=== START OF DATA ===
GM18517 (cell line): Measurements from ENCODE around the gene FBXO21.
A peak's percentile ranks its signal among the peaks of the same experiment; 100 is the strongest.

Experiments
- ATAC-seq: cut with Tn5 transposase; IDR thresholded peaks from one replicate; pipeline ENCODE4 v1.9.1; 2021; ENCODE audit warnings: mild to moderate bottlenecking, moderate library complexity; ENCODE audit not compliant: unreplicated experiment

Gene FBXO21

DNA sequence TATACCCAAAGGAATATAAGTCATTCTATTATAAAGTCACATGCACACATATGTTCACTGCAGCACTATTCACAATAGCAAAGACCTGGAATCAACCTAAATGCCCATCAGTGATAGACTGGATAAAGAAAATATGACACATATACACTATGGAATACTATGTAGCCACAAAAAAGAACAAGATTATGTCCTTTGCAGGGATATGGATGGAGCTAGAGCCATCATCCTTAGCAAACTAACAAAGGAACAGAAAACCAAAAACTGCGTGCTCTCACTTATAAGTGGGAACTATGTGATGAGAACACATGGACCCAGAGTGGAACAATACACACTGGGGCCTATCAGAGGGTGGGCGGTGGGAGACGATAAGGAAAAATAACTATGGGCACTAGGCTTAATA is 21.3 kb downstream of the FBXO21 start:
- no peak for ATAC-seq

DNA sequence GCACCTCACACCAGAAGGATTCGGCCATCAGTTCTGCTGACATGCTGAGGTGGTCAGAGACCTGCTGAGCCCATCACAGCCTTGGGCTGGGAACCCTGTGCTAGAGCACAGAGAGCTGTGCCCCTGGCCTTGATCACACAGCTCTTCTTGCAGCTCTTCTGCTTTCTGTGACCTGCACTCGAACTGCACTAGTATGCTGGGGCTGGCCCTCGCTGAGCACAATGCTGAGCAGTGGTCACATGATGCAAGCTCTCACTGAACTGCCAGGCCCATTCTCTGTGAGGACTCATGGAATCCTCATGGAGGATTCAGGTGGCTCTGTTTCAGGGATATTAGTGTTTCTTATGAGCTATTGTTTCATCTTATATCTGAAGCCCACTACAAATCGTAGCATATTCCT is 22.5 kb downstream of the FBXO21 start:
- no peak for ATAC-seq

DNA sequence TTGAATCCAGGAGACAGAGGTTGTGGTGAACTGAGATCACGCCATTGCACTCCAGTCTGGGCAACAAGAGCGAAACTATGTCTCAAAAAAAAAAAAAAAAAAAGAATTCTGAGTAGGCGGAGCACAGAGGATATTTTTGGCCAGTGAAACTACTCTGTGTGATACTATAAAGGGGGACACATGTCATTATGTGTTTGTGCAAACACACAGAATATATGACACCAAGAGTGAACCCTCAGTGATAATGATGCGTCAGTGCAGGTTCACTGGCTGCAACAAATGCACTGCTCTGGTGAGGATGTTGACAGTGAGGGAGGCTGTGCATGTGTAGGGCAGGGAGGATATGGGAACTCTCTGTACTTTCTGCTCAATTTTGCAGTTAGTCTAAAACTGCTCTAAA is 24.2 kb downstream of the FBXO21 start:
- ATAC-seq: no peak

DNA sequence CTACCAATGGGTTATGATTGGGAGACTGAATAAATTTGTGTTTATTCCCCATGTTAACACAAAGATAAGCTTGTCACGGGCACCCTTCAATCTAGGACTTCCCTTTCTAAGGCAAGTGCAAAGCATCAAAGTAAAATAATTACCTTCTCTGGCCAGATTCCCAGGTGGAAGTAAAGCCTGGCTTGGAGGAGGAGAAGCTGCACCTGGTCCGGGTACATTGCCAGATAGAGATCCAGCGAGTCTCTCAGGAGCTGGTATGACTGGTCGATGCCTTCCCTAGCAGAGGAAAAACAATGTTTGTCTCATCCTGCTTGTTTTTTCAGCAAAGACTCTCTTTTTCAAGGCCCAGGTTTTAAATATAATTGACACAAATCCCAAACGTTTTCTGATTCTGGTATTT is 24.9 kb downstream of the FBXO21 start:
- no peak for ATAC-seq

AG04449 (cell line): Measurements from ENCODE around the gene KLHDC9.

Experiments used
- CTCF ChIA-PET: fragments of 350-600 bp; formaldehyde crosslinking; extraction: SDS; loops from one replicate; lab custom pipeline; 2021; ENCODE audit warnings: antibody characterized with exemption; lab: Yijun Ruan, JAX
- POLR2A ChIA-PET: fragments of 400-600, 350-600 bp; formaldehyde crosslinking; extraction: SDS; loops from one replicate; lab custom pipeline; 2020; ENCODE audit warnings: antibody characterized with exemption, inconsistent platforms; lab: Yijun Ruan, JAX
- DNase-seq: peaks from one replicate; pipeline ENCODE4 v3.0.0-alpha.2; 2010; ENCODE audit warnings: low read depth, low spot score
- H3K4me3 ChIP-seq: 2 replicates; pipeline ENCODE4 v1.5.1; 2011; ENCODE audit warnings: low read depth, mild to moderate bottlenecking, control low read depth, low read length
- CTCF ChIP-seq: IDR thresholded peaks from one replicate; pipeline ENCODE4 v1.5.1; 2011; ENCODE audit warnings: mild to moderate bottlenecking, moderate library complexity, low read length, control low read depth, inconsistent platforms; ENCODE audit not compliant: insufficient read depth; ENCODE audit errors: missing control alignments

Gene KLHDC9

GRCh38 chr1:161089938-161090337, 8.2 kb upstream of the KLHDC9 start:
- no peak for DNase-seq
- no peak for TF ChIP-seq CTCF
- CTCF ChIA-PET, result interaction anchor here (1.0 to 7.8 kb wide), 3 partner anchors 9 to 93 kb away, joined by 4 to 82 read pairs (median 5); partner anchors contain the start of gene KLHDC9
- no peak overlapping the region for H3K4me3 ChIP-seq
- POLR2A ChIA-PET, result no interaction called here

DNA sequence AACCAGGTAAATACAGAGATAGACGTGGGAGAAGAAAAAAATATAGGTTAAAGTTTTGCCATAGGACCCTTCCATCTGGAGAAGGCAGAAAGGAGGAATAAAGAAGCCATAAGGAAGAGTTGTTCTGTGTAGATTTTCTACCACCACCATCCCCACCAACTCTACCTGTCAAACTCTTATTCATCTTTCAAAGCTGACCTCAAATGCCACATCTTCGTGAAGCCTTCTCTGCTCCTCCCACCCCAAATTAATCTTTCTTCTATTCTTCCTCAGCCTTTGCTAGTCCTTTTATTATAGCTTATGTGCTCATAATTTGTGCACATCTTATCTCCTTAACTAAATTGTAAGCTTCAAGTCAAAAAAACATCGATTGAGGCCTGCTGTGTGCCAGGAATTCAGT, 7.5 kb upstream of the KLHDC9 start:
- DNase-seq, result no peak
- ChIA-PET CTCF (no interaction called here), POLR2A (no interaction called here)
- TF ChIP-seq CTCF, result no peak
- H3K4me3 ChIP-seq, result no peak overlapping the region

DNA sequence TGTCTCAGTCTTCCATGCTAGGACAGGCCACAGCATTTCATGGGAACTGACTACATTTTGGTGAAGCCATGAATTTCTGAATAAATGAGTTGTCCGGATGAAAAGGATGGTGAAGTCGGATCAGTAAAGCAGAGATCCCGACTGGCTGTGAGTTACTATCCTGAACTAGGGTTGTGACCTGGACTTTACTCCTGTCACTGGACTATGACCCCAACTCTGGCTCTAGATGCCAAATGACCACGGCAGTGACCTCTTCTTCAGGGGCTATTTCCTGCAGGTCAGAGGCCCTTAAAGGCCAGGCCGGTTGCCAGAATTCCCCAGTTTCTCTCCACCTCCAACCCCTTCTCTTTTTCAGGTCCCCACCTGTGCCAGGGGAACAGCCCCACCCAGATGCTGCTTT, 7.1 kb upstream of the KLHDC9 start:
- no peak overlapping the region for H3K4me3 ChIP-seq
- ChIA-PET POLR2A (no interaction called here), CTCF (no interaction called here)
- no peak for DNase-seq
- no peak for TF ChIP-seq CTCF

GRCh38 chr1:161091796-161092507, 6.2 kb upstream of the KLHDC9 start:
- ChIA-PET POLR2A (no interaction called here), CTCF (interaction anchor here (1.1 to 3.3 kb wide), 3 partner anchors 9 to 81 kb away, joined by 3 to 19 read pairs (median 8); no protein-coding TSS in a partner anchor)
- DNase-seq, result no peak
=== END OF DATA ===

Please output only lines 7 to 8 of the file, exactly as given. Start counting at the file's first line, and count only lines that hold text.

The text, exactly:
- no peak for ATAC-seq

DNA sequence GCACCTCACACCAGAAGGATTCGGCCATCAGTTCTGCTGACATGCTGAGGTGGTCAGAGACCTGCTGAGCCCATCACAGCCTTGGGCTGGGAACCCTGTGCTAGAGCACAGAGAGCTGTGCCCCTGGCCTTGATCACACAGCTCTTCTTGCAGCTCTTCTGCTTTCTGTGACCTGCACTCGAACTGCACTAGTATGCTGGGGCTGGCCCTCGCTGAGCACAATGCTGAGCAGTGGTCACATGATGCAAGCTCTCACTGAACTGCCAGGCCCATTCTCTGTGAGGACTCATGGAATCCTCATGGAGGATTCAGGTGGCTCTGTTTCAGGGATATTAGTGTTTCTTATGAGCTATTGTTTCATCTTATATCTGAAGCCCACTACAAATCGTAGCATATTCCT is 22.5 kb downstream of the FBXO21 start: